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Suan Mokkh

MEANING OF NAME: "Garden of liberation" FULL NAME: Suan Mokkhabalarama ("Garden of the power of liberation")


ADDRESS: Amper Chaiya, Surat Thani 84110

 

DIRECTIONS: Suan Mokkh is about 640 km south of Bangkok and just west of the Asian Highway (Hwy. 41); Surat Thani, 53 km southeast, is the nearest city.  From Bangkok, take any southbound Rapid train and get off at Chaiya, about 40 km north of Surat Thani's Phun Phin station, then take a taew to Suan Mokkh.  Bangkok's Southern Bus Terminal is on the Buddha-Monthon Road in Thonburi; both air- conditioned and non-AC buses depart here for southern Thailand.  Take a bus bound for Surat Thani or Nakhon Si Thammarat and ask to be let off at Suan Mokkh; buses will either let you off directly in front (KM post 71) or at the Shell station 1 km north.  From the south, take trains that stop in Surat Thani (Phun Phin) or Chaiya.  At Phun Phin station, ask at the bus stop in front for a bus going by Suan Mokkh. (Phun Phin, Surat Thani's train station, is 14 km west of the city.)  Buses from Surat Thani bus station depart about hourly during the day.  THAI flies direct to Surat Thani from Bangkok, Chiang Mai, Nakhon Si Thammarat, et, and Trang; the airport is 27 km south of Suan Mokkh and 2 km west of the highway.

 

MEDITATION SYSTEM: Anapanasati (mindfulness with breathing) according to the Buddha's Anapanasati Sutta.  New students first learn some theoretical background and the purpose of Dhamma practice, then the preparations for and the 16 lessons (objects of investigation) which make up mindfulness with breathing.  Walking meditation is also done using mindfulness with breathing; if one has difficulty doing this, one can observe sensations in feet or legs.  One practices the first 4 lessons (the body foundation of mindfulness) to calm one's breathing and body and to stabilize the mind.  Then one refines both the calmness of the mind and one's understanding of how it works by working with lessons 5-8 (the feelings foundation of mindfulness) and 9-12 (the mind foundation of mindfulness).  At any time that the mind is sufficiently calm and stable, while practicing with right understanding and motivation, insight can take place, even during the first lessons.  Lessons 13-16 (the Dhamma foundation of mindfulness) further develop and perfect insight into right knowledge (//vijja//) and liberation (//vimutti//).  The goal of this practice is to realize the voidness-emptiness of the 5 //skhandhas// (body, feelings, memory, thought, and sense awareness), that there is nothing worth attaching to as "I" or "mine." To aid the development of right understanding (//sammaditthi//), the Buddha's teachings on //anatta// (not-self) and //paticcasamuppada// (dependent origination) are examined in detail and depth. The study and investigation of these principles are considered essential at Suan Mokkh.
                    

TEACHING METHOD: Formal instruction is given only during monthly 10-day retreats; at other times interviews, books, and tapes are available. Retreats feature Dhamma talks, interviews, group sittings, walking meditation, and morning hatha yoga.

 

TEACHERS: Ajahn Poh, abbot (Thai; age 60) (Foreign monks and nuns do most of the English teaching.)


LANGUAGE: English is the medium of instruction for foreigners. SUAN MOKKH STYLE: The purpose of Dhamma practice here is to get free of the tyranny of ego in order to live peacefully (in realization of Nibbana) and usefully (in service to Dhamma and humanity).  Thus residents try to practice unselfishness in everything they do -- meditation, study, work, talk, sleep, and whatever life asks.  Suan Mokkh is not a "meditation center" per se where people come only to "meditate. " This is a Garden of Liberation, a place to study and practice Dhamma in a wholistic way. Study and investigation of Buddha-Dhamma given in the Pali suttas is an essential foundation for practice. Joyful service for others is the context of practice.  Thus cultivating Right Understanding and Right Aspiration with the path of samatha and vipassana becomes liberation now.  Each person integrates the three aspects of study, service, and meditation in the way that works for them.  With growing mindfulness and wisdom, temporary liberation blossoms into the perfect voidness empty of "I" and "mine," full of wisdom and peace.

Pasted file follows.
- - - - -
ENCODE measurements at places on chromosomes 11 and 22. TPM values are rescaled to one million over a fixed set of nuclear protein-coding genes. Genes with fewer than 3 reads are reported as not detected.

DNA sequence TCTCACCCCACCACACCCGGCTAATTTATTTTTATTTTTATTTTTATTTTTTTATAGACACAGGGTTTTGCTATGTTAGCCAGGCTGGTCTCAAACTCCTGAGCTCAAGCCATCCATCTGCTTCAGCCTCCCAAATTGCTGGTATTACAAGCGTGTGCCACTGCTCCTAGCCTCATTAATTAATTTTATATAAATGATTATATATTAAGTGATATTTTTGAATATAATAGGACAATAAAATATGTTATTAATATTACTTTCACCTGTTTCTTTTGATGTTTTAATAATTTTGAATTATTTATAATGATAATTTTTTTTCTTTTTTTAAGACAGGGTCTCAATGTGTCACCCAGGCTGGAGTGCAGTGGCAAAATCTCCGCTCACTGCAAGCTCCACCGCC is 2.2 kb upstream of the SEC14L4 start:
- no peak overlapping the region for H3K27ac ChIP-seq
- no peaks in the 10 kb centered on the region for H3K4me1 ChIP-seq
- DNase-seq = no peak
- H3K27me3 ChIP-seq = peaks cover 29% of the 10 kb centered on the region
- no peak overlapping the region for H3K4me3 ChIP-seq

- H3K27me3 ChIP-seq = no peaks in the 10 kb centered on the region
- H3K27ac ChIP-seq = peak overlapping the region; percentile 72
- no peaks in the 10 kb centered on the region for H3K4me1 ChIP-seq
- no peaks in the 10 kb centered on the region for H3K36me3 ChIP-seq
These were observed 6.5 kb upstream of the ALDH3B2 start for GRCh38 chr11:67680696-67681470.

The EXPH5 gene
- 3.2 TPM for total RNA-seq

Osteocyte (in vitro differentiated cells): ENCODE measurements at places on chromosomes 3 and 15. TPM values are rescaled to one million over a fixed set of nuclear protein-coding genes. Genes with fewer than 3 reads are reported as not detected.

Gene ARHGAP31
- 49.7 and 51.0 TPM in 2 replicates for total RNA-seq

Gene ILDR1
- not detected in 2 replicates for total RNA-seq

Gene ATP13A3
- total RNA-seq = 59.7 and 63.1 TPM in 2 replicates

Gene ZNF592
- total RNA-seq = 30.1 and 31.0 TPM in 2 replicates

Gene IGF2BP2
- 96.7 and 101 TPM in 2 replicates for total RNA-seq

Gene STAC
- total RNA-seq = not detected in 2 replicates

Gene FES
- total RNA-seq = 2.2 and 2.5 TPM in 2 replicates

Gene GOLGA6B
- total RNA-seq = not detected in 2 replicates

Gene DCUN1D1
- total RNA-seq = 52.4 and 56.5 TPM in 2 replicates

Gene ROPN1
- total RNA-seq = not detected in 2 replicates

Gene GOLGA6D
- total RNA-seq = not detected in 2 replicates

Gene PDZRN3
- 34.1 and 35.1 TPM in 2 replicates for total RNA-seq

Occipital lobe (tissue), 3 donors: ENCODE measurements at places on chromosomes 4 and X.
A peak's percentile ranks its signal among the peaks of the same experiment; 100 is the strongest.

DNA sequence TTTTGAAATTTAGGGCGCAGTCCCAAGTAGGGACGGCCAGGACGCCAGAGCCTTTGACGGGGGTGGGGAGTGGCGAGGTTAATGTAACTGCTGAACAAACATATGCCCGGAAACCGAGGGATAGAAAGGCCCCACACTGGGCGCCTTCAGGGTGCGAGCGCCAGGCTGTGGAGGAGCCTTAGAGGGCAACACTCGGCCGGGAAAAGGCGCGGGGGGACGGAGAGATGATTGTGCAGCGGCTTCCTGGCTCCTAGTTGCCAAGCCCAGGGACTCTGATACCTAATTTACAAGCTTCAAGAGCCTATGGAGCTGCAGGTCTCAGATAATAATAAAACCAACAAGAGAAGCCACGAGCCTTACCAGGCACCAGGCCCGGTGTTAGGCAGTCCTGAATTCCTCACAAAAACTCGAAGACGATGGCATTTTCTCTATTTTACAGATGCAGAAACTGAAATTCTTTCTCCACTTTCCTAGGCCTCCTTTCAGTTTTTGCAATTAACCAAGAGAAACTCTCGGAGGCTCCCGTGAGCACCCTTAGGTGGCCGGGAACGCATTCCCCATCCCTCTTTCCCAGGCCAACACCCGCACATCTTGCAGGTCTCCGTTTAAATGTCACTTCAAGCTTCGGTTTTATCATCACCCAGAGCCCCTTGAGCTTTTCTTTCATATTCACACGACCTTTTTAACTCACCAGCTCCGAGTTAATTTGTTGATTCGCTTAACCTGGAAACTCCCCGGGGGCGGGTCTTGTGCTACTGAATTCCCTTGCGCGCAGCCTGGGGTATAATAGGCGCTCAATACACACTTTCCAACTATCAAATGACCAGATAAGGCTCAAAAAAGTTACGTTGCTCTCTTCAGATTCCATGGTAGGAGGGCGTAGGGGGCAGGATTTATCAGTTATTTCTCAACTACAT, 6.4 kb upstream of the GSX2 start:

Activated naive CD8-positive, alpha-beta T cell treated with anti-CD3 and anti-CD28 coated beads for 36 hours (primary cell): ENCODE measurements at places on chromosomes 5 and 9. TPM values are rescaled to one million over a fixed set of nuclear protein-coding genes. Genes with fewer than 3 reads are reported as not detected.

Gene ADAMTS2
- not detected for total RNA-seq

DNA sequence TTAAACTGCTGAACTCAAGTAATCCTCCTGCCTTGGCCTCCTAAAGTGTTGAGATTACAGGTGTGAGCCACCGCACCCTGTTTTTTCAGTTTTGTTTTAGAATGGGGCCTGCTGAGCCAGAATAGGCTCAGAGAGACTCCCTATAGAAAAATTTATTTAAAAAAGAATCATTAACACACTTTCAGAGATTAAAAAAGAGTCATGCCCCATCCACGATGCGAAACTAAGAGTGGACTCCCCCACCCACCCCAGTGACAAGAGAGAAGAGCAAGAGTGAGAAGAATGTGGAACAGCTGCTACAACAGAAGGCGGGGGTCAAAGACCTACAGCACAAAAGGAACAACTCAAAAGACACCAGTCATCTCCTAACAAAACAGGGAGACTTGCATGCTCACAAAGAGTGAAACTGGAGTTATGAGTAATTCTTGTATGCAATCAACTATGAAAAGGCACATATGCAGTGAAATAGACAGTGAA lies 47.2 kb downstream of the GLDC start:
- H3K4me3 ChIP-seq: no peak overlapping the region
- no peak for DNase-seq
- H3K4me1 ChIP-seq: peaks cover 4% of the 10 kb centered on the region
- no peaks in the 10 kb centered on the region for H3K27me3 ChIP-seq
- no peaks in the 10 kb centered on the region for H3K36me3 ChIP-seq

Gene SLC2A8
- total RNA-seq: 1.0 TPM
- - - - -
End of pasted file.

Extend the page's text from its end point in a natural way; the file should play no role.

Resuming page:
DESCRIPTION: Set on 300 rai (120 acres) of forest at the base of Nang A Mountain.  Group meetings take place outdoors whenever possible.  Two "ships" (one a meeting hall, the other a rock garden) can be visited, but the //bot// (uposatha) sits atop Golden Buddha Hill in the center of the monastery.  This natural open-air setting under the trees probably resembles uposatha areas used during the time of the Buddha.  A Spiritual Theatre, near the ships, has Buddhist paintings from many traditions.  Reproductions of ancient Indian sculpture that depict the Buddha's life decorate the outside walls of the theatre and are scattered around the monastery grounds.  The International Dhamma Hermitage, 1.5 km east of Suan Mokkh, has been the site of meditation retreats since 1989.  Ten-day retreats in English begin on the first of every month (one must arrive 1-2 days in advance for registration).  Thai retreats take place mid- month of most months; retreats for monks are held occasionally too. The 120-rai (48-acre) site has coconut palms and small trees with many open areas.  A new forest monastery of about 70 rai (28 acres) lies beyond the hermitage; foreign monks and laymen come for very long-term study and practice in the Suan Mokkh tradition. English is the medium of instruction.